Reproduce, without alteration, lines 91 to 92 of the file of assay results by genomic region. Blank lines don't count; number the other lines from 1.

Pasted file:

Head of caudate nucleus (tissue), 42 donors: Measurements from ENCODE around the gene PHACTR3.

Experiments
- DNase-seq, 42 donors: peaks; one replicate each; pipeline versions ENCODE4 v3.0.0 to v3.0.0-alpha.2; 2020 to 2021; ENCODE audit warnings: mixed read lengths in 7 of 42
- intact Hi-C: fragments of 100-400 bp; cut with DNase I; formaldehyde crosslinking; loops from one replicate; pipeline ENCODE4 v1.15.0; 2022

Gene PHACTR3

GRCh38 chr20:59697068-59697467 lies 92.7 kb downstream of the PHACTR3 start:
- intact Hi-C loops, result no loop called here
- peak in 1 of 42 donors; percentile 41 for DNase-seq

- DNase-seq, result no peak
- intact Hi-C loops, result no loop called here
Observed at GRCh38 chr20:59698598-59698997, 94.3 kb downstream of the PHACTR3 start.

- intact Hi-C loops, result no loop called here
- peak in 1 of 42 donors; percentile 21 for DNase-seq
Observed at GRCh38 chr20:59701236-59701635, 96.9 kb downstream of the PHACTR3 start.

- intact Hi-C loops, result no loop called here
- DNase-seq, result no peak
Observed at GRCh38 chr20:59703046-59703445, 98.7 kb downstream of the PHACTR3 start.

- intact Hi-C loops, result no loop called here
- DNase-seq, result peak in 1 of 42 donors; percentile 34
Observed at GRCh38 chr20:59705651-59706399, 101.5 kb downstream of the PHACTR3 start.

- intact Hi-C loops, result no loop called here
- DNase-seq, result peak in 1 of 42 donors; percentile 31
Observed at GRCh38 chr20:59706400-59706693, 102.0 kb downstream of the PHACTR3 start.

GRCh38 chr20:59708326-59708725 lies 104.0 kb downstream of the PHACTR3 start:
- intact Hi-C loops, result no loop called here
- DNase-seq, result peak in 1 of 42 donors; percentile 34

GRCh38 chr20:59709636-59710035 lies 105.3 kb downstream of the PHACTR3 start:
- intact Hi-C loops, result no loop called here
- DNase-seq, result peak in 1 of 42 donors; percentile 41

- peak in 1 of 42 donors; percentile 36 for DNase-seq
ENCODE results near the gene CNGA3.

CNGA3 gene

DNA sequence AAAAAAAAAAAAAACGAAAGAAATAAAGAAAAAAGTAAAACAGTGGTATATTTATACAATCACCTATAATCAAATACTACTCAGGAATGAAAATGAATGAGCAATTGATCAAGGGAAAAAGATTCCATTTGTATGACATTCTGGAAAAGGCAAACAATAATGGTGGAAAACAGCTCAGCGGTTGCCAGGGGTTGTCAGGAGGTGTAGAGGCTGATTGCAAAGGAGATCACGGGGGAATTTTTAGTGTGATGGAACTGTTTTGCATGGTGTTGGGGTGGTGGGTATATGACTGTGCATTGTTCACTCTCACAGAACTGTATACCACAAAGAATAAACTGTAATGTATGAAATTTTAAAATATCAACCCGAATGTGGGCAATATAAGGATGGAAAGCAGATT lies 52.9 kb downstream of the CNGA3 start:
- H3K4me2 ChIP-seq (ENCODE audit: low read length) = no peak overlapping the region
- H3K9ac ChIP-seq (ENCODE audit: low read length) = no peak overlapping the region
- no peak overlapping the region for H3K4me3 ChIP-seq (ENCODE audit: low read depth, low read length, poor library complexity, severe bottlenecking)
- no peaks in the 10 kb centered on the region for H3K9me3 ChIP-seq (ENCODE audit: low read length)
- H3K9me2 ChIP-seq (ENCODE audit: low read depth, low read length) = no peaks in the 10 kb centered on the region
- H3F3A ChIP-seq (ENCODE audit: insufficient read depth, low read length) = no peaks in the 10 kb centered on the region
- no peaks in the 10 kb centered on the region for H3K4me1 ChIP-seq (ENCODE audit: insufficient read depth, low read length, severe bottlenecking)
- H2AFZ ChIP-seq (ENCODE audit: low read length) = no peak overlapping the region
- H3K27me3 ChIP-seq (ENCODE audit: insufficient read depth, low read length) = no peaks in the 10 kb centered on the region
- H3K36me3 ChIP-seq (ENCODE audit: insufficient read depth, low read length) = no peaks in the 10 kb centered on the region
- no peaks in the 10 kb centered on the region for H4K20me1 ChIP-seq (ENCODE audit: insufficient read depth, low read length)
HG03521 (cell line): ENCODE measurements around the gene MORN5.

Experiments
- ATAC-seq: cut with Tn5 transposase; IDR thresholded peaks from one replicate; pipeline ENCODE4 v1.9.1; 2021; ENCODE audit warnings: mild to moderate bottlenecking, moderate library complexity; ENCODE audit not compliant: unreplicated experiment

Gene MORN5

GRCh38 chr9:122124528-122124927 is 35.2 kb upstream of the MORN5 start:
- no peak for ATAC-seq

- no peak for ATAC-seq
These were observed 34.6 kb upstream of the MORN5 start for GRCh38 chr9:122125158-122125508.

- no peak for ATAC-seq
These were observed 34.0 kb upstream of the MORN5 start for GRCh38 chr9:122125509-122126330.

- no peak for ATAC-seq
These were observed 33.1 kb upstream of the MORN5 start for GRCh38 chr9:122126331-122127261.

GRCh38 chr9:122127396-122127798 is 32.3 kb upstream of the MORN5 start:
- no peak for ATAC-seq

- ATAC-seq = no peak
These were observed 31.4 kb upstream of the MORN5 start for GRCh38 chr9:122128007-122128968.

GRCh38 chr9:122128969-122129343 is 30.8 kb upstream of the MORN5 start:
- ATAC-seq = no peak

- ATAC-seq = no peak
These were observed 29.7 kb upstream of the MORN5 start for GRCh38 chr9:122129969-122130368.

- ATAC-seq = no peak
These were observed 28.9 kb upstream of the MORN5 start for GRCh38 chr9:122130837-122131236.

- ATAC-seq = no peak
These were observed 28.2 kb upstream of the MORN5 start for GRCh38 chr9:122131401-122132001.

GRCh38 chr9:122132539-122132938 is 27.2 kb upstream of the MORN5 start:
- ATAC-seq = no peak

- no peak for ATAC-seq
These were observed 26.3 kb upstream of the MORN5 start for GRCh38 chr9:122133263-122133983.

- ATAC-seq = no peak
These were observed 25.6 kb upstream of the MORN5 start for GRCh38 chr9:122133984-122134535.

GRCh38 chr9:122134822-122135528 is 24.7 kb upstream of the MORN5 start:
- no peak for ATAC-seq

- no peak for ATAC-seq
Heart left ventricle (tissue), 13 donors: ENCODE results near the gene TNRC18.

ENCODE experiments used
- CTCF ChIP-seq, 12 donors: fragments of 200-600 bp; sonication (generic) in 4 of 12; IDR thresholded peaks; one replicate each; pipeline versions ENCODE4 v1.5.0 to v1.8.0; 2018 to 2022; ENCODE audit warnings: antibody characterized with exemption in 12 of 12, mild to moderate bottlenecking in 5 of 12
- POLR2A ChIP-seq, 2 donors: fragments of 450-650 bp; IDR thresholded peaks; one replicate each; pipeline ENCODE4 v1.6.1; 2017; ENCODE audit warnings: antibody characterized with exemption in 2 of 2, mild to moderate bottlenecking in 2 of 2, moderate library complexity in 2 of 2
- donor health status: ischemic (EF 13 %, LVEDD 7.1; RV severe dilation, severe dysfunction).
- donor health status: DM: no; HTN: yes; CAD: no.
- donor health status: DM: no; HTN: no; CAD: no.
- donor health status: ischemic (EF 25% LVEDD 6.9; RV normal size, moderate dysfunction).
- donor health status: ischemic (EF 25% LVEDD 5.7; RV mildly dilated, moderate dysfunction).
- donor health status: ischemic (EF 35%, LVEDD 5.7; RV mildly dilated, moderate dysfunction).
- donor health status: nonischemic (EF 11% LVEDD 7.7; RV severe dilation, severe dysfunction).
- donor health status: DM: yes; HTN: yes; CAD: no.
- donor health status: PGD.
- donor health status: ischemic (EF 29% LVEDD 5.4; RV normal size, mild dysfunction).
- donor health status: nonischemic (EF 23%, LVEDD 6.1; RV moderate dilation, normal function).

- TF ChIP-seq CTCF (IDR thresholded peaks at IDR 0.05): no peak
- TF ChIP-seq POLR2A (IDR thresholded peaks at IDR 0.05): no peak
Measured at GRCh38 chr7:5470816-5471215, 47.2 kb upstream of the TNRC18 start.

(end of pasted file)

- donor health status: ischemic (EF 29% LVEDD 5.4; RV normal size, mild dysfunction).
- donor health status: nonischemic (EF 23%, LVEDD 6.1; RV moderate dilation, normal function).